Spies for the Confederacy
Print Spies for the Confederacy Reading Comprehension
||edHelper's suggested reading level:
||grades 7 to 9
||Flesch-Kincaid grade level:
||counterspy, standing, stonewall, Albans, cavalrymen, disrupt, blockade, undermine, urgent, defeat, cavalry, raiders, widow, refused, raid, courier
||James Bond, Civil War, Thomas Jordan, Rose O'Neal Greenhow, Henry Wilson, Senate Military Affairs Commission, Bull Run, Allen Pinkerton, Jefferson Davis, North Carolina
Spies for the Confederacy
By Mary Lynn Bushong
1 Many people find the idea of spies as romantic or exciting, like watching a James Bond or other action adventure movie. When the Civil War started, many people stepped forward to act as spies for their side, but none more than the men and women of the South.
2 Even before the war officially broke out, a small group of spies was already in place within Washington, D.C. A former U.S. army officer understood the prudence of placing agents where they could learn the most. His name was Thomas Jordan.
3 By the summer of 1861, he left the new spy ring in the hands of Rose O'Neal Greenhow. She was a Southern widow of high social standing. Using her influence, she was able to get a great deal of good information to help the Confederate cause. She had a suitor named Henry Wilson. He was on the Senate Military Affairs Commission. Her information contributed to the Confederate victory at Bull Run.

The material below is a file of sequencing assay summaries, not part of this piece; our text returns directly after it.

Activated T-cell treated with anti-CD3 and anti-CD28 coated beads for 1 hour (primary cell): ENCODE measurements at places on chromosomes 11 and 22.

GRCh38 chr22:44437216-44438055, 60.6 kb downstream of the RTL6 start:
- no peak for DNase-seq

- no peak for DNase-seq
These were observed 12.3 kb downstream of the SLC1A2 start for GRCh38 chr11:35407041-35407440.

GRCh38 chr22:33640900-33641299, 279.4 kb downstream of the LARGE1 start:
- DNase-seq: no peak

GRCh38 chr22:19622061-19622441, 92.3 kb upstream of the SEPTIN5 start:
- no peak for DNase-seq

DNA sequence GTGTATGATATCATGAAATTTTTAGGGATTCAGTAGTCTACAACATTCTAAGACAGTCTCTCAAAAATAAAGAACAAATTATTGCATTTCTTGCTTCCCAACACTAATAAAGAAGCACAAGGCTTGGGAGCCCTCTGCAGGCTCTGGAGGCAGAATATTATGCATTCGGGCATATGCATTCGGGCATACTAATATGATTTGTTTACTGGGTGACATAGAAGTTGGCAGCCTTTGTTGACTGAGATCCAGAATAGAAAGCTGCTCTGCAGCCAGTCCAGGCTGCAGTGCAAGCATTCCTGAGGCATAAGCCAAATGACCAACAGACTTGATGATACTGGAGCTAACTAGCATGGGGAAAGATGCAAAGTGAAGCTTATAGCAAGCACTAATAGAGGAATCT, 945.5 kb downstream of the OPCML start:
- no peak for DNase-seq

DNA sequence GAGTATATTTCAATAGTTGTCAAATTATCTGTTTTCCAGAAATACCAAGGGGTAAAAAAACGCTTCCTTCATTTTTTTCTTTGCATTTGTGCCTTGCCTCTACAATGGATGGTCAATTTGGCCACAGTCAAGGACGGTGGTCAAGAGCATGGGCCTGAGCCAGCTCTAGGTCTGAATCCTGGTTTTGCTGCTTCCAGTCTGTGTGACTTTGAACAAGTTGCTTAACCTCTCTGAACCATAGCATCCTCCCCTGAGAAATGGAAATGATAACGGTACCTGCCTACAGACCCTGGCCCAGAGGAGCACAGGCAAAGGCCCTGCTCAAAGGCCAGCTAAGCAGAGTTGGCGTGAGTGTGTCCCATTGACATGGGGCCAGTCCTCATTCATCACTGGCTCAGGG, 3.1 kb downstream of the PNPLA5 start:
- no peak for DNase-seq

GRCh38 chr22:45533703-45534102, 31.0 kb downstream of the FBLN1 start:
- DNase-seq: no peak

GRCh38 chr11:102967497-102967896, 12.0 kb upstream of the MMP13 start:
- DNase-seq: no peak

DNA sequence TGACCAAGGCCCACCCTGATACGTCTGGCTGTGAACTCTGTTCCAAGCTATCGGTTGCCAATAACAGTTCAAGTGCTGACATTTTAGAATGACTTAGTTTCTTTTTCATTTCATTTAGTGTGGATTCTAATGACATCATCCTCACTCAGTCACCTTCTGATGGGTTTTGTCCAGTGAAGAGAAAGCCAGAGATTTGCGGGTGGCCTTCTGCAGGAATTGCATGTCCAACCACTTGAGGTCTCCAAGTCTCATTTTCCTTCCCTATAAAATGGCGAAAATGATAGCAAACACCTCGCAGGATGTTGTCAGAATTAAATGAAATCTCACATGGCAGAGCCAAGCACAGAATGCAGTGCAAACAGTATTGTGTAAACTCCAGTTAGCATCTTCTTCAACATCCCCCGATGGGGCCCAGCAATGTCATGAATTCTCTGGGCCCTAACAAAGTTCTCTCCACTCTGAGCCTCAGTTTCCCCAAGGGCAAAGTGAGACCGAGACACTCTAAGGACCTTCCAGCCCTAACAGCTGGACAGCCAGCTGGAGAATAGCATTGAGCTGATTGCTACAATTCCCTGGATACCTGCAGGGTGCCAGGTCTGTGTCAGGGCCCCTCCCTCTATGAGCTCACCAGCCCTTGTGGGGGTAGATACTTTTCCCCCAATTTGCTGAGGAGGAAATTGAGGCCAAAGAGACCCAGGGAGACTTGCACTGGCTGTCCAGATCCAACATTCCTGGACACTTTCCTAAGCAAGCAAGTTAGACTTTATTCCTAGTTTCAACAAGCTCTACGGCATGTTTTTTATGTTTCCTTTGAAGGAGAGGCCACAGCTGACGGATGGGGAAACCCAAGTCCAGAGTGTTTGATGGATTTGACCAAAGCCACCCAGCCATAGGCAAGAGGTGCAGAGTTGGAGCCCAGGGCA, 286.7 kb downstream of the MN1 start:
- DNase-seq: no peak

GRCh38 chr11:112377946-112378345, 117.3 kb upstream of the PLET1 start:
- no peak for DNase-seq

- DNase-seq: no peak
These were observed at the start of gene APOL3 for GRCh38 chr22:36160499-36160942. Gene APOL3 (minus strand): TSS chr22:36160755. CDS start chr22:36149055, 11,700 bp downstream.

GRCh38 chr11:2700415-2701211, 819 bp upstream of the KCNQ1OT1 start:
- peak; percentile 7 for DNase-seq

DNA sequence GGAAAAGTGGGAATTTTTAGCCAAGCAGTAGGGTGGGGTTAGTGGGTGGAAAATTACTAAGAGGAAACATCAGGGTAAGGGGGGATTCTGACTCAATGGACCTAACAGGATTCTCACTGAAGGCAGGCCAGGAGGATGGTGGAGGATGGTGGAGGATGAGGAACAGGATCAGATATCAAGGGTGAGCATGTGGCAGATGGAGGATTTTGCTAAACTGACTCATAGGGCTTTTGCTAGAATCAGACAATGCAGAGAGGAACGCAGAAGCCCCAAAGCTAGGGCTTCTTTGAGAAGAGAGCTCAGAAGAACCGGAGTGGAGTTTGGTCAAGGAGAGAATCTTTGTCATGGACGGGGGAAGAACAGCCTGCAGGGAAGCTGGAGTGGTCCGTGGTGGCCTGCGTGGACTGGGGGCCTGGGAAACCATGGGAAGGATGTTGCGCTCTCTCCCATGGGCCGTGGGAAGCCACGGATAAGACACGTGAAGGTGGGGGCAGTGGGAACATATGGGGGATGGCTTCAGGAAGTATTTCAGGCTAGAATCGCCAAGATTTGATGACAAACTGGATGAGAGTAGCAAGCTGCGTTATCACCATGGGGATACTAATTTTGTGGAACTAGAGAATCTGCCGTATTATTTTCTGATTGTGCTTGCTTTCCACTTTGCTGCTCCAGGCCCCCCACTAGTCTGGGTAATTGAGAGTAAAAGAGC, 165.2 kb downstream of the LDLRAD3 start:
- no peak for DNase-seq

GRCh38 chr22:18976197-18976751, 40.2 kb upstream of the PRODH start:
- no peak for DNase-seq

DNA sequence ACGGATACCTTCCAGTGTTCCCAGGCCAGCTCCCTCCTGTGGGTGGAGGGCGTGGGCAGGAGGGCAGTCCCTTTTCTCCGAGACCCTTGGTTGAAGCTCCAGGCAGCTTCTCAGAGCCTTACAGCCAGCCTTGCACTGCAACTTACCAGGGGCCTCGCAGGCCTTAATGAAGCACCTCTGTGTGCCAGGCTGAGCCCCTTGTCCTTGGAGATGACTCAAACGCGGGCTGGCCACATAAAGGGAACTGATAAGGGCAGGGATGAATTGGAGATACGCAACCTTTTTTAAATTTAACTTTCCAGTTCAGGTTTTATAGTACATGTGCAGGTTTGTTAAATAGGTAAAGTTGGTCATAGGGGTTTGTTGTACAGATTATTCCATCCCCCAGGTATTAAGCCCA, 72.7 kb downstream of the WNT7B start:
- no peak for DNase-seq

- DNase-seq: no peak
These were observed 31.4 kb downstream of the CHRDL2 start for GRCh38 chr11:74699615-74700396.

4 She was suspected of being a spy by Allen Pinkerton, a detective and counterspy. She was imprisoned in August 1861. After her trial, she was deported to Richmond, where she was greeted as a heroine. In 1862, Jefferson Davis sent her to Europe as a courier, and she stayed there until 1864, when she returned with urgent messages for Davis. Her ship, a blockade runner, was chased as it neared the North Carolina coast. To avoid capture, she tried to go ashore in a small boat, but it capsized and she drowned because of the weight of gold she carried. She was buried with military honors in Wilmington, N.C.
5 One of the other great Confederate spies was Belle Boyd. Belle passionately loved the South and joined the Confederacy when she was 17. A pretty, socially brilliant young woman, she used all of her wiles to gain the information she wanted. By the time she was 21, she'd been reported for spying almost 30 times, arrested at least 6 times, and jailed twice. Belle reported all of her findings to "Stonewall" Jackson. She also had to spend years abroad, and when the war was over, she became an actress in England. She eventually moved back to the U.S. and died in 1900 while on a speaking tour in Wisconsin.
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